After authorising a jack-booted storming of the ZMar eco-resort in the early hours of yesterday morning, the government has been faced with a monumental embarrassment: the Supreme Administrative Tribunal has suspended the civil requisition decreed last Friday, and ordered the immediate removal of immigrant agricultural workers installed in various unoccupied holiday chalets.
Considering this is an episode that has already elicited molten outrage from minority parties in parliament, it’s hard to see how the minister of interior administration Eduardo Cabrita can retain any credibility.
As ZMar’s owners have explained, authorities should never have stormed the resort in the dead of night because a ‘providência cautelar’ ( a judicial bid for an embargo of the civil requisition) had already been lodged in court by lawyers.
The fact that they did, and Supreme Tribunal judges have in the meantime granted that embargo, shows what shaky ground authorities have been on from the start.
Not even the immigrants were happy with the decision. They told reporters yesterday that it was ‘inhuman’ to have woken them up after a long day of work in order to move all their possessions to a temporary residence in such a military manner.
ZMar’s owners however are jubilant, in that they have at last wrestled back their human rights after a nightmare day yesterday in which they felt absolute terror in the face of a battalion of GNR agents accompanied by dogs (click here).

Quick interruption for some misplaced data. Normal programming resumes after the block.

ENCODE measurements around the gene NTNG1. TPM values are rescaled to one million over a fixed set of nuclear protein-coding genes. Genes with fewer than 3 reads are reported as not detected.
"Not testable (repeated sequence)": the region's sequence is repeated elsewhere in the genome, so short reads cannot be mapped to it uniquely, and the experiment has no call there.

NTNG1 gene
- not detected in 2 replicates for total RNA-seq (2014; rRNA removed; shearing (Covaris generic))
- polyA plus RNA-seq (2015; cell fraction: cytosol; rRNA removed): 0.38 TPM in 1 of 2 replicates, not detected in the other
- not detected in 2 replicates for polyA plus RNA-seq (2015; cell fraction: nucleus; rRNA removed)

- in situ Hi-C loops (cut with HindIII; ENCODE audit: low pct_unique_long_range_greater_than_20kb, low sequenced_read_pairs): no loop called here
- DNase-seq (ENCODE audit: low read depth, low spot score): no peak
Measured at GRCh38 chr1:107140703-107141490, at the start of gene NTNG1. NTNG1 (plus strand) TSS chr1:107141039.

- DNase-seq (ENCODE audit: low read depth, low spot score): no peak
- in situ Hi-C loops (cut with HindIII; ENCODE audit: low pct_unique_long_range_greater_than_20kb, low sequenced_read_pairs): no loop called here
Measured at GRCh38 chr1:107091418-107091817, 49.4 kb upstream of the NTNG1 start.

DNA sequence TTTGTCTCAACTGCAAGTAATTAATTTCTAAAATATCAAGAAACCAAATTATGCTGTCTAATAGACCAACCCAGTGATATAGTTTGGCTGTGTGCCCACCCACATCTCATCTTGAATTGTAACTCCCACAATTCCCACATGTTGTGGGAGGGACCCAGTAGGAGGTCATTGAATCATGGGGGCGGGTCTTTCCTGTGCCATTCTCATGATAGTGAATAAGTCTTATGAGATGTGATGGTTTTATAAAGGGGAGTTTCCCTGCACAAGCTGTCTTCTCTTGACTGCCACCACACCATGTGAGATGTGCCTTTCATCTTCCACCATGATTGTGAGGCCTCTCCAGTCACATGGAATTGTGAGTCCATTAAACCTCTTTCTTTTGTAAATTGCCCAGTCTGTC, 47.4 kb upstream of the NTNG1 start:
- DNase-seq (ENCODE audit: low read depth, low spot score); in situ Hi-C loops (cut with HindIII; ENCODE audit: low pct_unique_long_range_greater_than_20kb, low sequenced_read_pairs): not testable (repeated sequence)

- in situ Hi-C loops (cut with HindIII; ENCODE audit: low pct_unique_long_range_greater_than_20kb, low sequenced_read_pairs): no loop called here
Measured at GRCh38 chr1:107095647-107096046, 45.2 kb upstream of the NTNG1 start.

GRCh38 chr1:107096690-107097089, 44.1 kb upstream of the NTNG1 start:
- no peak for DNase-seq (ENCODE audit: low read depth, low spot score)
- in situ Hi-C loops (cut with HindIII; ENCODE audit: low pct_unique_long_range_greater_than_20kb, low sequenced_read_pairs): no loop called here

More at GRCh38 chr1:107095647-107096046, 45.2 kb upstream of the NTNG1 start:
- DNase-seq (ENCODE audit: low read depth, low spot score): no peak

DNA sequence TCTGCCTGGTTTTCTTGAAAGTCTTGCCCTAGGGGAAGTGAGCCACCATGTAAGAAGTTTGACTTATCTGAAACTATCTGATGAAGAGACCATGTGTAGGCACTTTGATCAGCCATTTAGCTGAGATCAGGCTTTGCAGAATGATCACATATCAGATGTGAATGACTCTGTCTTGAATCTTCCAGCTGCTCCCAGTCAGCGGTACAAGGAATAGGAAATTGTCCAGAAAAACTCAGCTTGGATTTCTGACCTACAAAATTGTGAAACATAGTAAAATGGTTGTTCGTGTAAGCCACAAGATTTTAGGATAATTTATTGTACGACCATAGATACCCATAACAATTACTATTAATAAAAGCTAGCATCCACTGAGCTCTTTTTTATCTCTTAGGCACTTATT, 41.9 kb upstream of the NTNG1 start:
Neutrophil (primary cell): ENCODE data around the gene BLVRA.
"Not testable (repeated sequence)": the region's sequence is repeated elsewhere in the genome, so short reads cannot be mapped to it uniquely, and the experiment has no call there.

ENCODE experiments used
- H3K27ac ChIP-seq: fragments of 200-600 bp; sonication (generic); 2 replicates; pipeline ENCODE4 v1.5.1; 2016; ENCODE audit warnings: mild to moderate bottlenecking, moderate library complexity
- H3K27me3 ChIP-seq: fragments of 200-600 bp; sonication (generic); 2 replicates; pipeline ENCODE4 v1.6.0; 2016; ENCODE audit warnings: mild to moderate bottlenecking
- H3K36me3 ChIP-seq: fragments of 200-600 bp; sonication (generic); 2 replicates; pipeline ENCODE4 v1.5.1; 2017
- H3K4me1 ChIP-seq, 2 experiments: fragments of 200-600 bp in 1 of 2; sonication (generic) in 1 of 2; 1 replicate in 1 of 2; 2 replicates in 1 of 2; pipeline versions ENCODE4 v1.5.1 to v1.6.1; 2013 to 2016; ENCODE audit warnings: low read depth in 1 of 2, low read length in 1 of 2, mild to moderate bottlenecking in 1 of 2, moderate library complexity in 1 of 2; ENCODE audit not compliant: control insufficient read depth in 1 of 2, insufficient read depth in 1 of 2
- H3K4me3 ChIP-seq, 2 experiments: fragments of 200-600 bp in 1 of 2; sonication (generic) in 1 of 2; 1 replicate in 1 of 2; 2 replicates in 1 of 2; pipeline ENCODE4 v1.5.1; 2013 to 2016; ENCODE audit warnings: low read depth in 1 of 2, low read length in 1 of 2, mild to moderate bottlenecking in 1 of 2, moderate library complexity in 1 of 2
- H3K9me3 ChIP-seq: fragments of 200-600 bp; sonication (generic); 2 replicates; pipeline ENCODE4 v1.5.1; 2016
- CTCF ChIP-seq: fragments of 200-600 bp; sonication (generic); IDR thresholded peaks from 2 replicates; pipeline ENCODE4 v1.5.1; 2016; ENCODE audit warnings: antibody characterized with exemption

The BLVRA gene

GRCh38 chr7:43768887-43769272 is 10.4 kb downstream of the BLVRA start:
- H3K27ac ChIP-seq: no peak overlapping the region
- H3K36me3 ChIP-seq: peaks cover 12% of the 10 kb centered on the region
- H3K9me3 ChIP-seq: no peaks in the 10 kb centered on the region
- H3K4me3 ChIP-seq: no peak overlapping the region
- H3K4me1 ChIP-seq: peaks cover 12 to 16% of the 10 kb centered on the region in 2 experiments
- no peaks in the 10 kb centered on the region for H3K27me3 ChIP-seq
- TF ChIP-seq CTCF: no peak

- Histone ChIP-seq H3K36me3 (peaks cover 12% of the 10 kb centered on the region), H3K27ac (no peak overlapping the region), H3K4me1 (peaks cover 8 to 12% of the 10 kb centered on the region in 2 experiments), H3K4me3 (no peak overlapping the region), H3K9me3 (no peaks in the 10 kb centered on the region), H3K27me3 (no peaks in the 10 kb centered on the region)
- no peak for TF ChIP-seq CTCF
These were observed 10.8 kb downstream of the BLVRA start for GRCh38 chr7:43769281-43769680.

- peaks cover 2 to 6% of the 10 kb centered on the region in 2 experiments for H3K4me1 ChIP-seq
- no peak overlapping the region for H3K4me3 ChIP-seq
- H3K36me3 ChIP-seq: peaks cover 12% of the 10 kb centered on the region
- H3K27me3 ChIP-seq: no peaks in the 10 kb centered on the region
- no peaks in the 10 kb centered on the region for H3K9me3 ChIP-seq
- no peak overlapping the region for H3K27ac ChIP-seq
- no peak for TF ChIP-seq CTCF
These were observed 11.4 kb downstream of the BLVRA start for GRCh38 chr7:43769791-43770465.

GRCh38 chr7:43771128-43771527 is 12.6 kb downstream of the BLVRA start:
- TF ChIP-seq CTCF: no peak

Says a post on the group set up ‘for truth and justice’: “THANK YOU to everyone… together we will build a better world”.
ZMar’s argument against the civil requisition since the beginning has been that the resort is pulling itself out of insolvency. It has a recovery plan which it means to set in motion this summer. The arrival of 30 immigrants installed in various houses would have made the plan impossible. It would also have led to the dismissal of around 100 staff employed to power the resort’s return to business.
Explain reports, the Supreme Administrative Tribunal has accepted ZMar’s arguments, hence the suspension of the government requisition.
Cited in the court’s decision are the names of prime minister António Costa and minister of interior administration Eduardo Cabrita. This is not a good day for either – and the former was hoping for glowing press as he opens the Social Summit in Porto this morning, meant to be one of the ‘crowning glories’ of the six-month Portuguese Presidency of the Council of the European Union.